I'm stirring up something amazing!
This December 3rd, I will release Lady Macbeth: Daughter of Ravens, Book 1 in The Lady Macbeth Saga. I'm really excited about this novel. It has been, literally, a decade since I first started writing the book. I have to admit I'm a bit nervous. I just realized that it takes a lot of nerve to select one of Shakespeare's most famous characters and try to make her real, likeable, and complex. I hope I've done the job!
Something wicked this way comes . . .
Gruoch is born to rule, but long before she becomes Macbeth’s queen, ancient forces claim her soul.
Marked from birth by the old gods, Gruoch is initiated into the ancient religion of her ancestors and begins learning the mysteries of the Goddess Cerridwen. But not everything is as it seems. Soon the Battle Goddess Morrigu imposes her will, and Gruoch finds herself at the mercy of the Wyrd Sisters.
With King Malcolm plotting, the Wyrd Sisters schooling her in arcane craft, and haunted by dreams of a raven-haired man she’s never met, Gruoch feels her fate is not her own. That is, until she meets a druid named Banquo. Gruoch’s heart is swept away when Banquo awakens something in her more powerful than duty, magic, or destiny: love.
This retelling of Shakespeare’s classic work leads readers through an unforgettable saga of one woman struggling to escape her fate without blood on her hands.
Begin the Lady Mabeth Saga with Lady Macbeth: Daughter of Ravens.
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How about a sneak peek? Below, please find the Prologue for the novel. Keep coming back, I will be release Chapter 1 on my blog very soon! You can also join my mailing list for an early look.
Lady Macbeth: Daughter of Ravens
PrologueI’ve been defamed. The Bard of Avon dubbed me a villainess, an angry, evil murderess. I’m forever painted as an ambitious, blood-hungry queen. They’d have you take me for a mad woman. Slander. Small men tell lies. Poets tell half-truths. Maybe I am a bit mad, but who wouldn’t be after all I have seen? Regardless, I don’t want you to believe such deceits. I don’t want my name to go down in the annuals of times with such epitaphs. My name. What is my name? Have you ever heard it? Did your professor of English ever utter it? My name is quite the mystery. My father gave me one, my aunt dubbed me with another, but in the end, my wyrdness ruled all. Yet I’ve always wondered, who was the Bard really talking about when he titled his Scottish tragedy Macbeth?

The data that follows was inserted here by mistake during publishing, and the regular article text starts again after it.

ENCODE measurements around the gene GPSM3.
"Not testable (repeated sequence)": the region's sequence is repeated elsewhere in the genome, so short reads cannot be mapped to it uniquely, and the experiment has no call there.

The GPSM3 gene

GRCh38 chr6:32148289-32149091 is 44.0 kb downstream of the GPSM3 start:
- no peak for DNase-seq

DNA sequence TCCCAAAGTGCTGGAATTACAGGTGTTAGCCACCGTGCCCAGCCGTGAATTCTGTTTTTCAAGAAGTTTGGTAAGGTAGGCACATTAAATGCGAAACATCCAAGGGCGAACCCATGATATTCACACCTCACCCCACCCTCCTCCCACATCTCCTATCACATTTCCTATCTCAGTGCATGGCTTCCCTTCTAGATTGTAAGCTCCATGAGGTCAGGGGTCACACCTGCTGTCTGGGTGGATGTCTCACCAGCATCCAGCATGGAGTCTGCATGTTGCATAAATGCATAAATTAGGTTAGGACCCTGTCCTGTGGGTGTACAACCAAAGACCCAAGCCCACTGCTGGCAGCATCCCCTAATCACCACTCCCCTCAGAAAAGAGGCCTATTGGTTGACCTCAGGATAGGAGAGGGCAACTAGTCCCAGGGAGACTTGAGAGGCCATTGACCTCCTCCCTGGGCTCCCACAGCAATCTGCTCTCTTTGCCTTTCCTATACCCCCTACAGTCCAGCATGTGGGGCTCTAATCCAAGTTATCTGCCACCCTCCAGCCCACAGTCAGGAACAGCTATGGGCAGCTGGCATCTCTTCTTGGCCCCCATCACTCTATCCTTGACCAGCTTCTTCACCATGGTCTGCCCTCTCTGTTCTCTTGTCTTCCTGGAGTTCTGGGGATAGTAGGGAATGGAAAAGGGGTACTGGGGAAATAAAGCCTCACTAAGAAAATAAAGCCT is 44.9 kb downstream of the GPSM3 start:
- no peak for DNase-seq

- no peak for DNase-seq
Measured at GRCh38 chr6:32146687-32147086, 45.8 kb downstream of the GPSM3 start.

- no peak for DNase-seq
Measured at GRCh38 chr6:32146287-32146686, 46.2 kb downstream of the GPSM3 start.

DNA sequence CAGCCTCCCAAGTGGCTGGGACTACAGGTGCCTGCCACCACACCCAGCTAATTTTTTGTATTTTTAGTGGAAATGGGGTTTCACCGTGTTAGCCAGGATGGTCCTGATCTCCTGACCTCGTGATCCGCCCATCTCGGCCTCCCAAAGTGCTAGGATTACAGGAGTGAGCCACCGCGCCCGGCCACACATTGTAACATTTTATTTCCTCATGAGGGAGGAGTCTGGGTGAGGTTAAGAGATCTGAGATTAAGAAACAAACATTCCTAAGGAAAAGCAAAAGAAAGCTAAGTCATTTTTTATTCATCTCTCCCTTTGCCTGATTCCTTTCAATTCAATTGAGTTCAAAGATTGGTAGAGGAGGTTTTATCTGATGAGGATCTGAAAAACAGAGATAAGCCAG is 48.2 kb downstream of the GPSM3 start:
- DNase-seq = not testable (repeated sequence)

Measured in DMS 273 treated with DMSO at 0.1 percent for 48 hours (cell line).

I was born in the year 1010 of an Irish princess and an heir to the throne of Scotland. My mother was the reward from a raid into Ireland and a false treaty thereafter. She’s forgotten now, but I want you to know her name. I owe her that. They called her Emer after the Irish legend of Cu Chulainn. She was tall, thin, and had blonde hair that stretched to the floor. My mother died a short nine months after becoming my father’s, Boite’s, bride. My beginning brought her end. They believe she lived sixteen years. Not a long life. And me, I came into the word killing.
As I’ve sought to make sense of my life, my visions in the cauldron showed me my beginning. How did I eventually end up as I did? Andraste would have said it was all destined from the start, but I’m not so sure. My ill-fated birth came at the end of another of my father’s campaigns. As the corpses were paraded past the castle to the burial mound, I emerged squalling from the womb. I was handed to my father who was covered in more blood than me; the sticky red liquid on his chainmail stained the white of my swaddles.
“See here, child,” my father whispered, lifting me to the open window casement. “These men are of your blood. I set the mark of the old gods upon you,” he said, tracing ancient runes upon my brow, my natal blood mixing with the blood of the dead men. “Avenge your kinsman. I call upon the Morrigu, the ancient and dead Goddess of these lands, and ask her to claim you. Let her rise up and take you. Let her whisper battle cries for lullabies. Avenge with the magic of the old gods. Rise up, child, and carry our banner forth. Remember that you are a child of Kenneth MacAlpin’s line and rain vengeance.”
Dark clouds moved across sky occluding the full moon. A raven’s shrill pierced the silence.
The old gods had listened.
“Hear now, sweet babe, Gruoch, hear how the raven calls.”
Thus the first name fell upon me, Gruoch, an awful sounding name uttered from an angry and vengeful man. Behind my father, the midwives crossed themselves. Though he attended the mass of the White Christ, those close to my father knew his heart belonged to the old ones. And me, the farthest from him, felt his beliefs most of all. Perhaps, in this, he did me a single justice.
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